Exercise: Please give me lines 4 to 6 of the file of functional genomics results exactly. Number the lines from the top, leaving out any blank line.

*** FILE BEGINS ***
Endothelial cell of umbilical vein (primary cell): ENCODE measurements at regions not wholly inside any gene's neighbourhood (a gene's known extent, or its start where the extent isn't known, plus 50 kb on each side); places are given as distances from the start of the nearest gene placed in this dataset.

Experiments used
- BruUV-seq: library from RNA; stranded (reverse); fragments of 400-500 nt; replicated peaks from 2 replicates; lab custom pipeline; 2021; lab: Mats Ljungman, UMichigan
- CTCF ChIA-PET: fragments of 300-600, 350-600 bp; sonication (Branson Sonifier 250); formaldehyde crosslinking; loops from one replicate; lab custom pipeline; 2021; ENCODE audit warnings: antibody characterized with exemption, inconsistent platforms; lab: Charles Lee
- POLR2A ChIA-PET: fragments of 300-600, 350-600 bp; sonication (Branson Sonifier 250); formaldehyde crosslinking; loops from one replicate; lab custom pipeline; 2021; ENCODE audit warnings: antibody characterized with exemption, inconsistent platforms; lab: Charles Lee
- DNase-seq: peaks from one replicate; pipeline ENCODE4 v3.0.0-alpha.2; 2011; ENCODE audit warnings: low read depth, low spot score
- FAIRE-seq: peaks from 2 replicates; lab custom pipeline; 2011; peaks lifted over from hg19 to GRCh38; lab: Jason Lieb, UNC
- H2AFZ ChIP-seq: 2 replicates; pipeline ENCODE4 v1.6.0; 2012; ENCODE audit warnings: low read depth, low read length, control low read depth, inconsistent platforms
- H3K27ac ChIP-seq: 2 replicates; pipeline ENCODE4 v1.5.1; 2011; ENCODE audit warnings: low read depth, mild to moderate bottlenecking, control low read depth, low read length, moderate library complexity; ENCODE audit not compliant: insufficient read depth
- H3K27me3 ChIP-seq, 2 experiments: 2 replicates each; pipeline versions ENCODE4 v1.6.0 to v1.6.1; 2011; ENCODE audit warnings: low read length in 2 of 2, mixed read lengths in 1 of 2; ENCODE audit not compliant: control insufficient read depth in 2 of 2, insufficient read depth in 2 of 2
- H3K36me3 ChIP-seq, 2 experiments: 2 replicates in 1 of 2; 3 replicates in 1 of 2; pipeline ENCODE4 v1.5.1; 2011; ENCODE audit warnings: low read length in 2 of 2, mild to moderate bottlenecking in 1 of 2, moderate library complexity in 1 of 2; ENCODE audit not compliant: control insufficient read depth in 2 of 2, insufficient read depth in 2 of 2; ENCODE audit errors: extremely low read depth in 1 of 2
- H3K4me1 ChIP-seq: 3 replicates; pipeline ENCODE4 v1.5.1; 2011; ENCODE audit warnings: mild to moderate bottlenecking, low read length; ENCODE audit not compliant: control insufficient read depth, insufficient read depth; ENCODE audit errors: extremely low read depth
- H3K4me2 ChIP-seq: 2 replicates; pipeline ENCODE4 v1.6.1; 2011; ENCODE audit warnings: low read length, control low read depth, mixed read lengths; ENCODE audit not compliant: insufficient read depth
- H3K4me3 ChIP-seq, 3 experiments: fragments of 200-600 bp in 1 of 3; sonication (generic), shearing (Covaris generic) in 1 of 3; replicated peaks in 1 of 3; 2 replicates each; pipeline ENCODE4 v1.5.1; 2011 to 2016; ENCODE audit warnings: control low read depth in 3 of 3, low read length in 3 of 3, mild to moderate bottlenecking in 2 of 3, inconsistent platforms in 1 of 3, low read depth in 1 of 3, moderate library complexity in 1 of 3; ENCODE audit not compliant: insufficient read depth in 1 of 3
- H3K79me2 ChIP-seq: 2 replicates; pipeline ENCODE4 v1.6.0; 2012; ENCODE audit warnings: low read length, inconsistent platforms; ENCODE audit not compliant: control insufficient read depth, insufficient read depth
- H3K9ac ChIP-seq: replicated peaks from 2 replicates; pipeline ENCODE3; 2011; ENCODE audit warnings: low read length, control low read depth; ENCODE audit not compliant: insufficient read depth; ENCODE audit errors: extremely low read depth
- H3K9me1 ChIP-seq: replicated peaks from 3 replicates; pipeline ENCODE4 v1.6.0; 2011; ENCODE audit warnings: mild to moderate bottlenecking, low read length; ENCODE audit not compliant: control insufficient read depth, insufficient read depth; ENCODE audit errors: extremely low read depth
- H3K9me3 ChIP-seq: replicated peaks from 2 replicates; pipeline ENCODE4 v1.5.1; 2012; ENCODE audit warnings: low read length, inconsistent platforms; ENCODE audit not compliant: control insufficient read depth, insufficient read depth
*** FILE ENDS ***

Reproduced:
- CTCF ChIA-PET: fragments of 300-600, 350-600 bp; sonication (Branson Sonifier 250); formaldehyde crosslinking; loops from one replicate; lab custom pipeline; 2021; ENCODE audit warnings: antibody characterized with exemption, inconsistent platforms; lab: Charles Lee
- POLR2A ChIA-PET: fragments of 300-600, 350-600 bp; sonication (Branson Sonifier 250); formaldehyde crosslinking; loops from one replicate; lab custom pipeline; 2021; ENCODE audit warnings: antibody characterized with exemption, inconsistent platforms; lab: Charles Lee
- DNase-seq: peaks from one replicate; pipeline ENCODE4 v3.0.0-alpha.2; 2011; ENCODE audit warnings: low read depth, low spot score